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I'm just curious to know what are the most important requirements for filling up Ph.D. application, generally. is job resumes important if available? Or for example GRE, Publications or Research interest? What is more important?

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Acceptance into a doctoral program isn't a matter of accounting and counting chits. Someone, or a group, needs to make the assessment that you are highly likely to be successful. To that end your GPA is relevant, but so is everything you write or say as part of the process. If you are considered to be a serious candidate with a fairly easily predictable good future, you will be considered.

After that, it can be a matter of competition. There will be a lot of other candidates that have excellent records and they are also being "weighed".

But certainly, anything that shows past success in the kinds of things that doctoral students actually do (pubs, research) is a big plus. But don't neglect your SOP, where you talk about your envisioned future.

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Recommendation Letters and Research Experience

The PhD admissions committee wants to know if an applicant will be a successful researcher. That is a nebulous quality. GPA, GRE, and other numerical scores only give a partial picture, since coursework and exam-taking are very different from open-ended research.

The best indicator of research ability is prior research experience and how well that went. How well your prior research went is best indicated by the recommendation letters of the people who worked with you.

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Taking a graduate student is a big investment for a PI. That person will consume financial resources, affect lab culture, and will be responsible for forwarding the PIs own agenda and reputation. And, grad students stick around a long time, so personality/fit is important.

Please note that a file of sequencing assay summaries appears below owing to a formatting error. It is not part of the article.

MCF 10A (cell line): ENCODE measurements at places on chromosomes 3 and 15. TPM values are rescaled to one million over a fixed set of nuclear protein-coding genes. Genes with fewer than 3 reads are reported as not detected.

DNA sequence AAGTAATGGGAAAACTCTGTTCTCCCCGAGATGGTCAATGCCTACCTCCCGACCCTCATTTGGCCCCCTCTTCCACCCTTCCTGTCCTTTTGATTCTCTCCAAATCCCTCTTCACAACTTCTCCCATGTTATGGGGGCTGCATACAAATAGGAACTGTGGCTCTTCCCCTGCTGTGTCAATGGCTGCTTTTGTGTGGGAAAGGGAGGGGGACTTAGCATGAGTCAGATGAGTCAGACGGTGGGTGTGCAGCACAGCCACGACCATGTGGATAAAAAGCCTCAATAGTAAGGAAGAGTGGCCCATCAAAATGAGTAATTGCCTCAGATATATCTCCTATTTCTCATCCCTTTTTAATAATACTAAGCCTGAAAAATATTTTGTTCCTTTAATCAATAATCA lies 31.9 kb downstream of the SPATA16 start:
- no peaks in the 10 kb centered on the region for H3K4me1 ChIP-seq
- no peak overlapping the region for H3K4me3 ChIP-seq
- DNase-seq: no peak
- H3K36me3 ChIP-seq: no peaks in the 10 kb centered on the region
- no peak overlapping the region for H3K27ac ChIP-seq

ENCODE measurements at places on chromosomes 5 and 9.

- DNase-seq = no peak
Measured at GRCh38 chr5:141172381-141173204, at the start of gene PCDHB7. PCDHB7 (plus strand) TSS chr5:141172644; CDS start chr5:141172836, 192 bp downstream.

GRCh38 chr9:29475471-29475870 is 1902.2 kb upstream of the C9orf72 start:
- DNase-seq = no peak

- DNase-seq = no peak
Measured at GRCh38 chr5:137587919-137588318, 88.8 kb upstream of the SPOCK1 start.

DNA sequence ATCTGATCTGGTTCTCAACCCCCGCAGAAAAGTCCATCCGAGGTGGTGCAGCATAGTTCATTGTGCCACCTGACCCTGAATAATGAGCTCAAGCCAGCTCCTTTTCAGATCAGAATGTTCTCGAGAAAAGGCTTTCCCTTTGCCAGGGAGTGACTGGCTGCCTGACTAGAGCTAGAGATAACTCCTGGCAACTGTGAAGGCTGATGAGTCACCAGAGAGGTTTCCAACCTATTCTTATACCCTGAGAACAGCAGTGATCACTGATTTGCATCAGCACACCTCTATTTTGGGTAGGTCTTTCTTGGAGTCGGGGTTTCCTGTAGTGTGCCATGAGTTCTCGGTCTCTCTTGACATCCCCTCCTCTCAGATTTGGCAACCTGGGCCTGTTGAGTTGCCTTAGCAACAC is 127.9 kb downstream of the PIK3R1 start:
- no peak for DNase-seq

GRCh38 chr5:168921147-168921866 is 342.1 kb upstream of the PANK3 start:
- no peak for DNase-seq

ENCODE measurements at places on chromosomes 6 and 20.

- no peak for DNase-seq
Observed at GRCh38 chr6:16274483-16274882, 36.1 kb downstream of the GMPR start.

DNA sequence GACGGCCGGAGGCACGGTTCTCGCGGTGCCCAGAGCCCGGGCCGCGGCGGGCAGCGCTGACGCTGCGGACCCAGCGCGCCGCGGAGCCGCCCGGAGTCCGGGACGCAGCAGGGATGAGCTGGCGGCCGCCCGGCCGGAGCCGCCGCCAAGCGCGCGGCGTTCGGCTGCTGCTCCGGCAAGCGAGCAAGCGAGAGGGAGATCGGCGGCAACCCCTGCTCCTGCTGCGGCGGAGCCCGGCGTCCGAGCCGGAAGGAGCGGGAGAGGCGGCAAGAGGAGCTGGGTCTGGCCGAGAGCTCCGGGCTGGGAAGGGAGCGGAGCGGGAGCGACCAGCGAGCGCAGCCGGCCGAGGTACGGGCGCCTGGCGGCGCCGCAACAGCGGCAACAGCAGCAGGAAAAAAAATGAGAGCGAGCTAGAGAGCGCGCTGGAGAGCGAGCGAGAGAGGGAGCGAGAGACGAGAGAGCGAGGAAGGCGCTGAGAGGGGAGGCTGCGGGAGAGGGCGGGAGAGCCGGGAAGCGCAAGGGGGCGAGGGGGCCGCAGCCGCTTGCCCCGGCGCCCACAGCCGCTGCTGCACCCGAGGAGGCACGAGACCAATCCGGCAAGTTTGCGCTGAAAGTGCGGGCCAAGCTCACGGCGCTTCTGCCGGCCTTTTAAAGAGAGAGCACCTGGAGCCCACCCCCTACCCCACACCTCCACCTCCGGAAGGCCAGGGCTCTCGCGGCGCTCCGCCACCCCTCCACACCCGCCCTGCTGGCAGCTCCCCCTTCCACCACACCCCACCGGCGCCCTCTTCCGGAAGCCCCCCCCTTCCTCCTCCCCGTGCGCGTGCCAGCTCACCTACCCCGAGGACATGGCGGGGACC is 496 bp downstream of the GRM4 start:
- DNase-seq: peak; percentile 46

Aside from test scores, most PIs want someone who

  1. Has demonstrated interest and capability in the field (demonstrated through publications, manuscripts, or personal conversations)
  2. An understanding of what they’re getting themselves into (demonstrated through undergrad research, conference attendance, etc)
  3. Passion to work hard and grow intellectually and professionally (demonstrated through personal conversations and letters of recommendation)

I would say these points weigh equally if not more than raw test scores. I have no shortage of examples of highly successful students with less than stellar test scores (though institutions also have their own bar for that).

Most important is that you pursue a personal approach. Call the PI personally and express your limitless interest and excitement.

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Or for example GRE, Publications or Research interest? What is more important?

Previous publications can be a very strong indicator of ability to do well in a PhD program, particularly if they are well written and in reasonable journals. When a student applies for a PhD program with published papers already under their belt, this can be a strong factor.

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The ability to conduct high-quality independent research is probably one of the most important aspects most advisors (PIs) look for in potential candidates. Of course, there are several ways to gauge that aspect; for example, prior research experience, publications, the ability to formulate research problems, etc. After all, your PhD success will depend on how good you are as a researcher. I should also add that the answer will probably be field-dependent.

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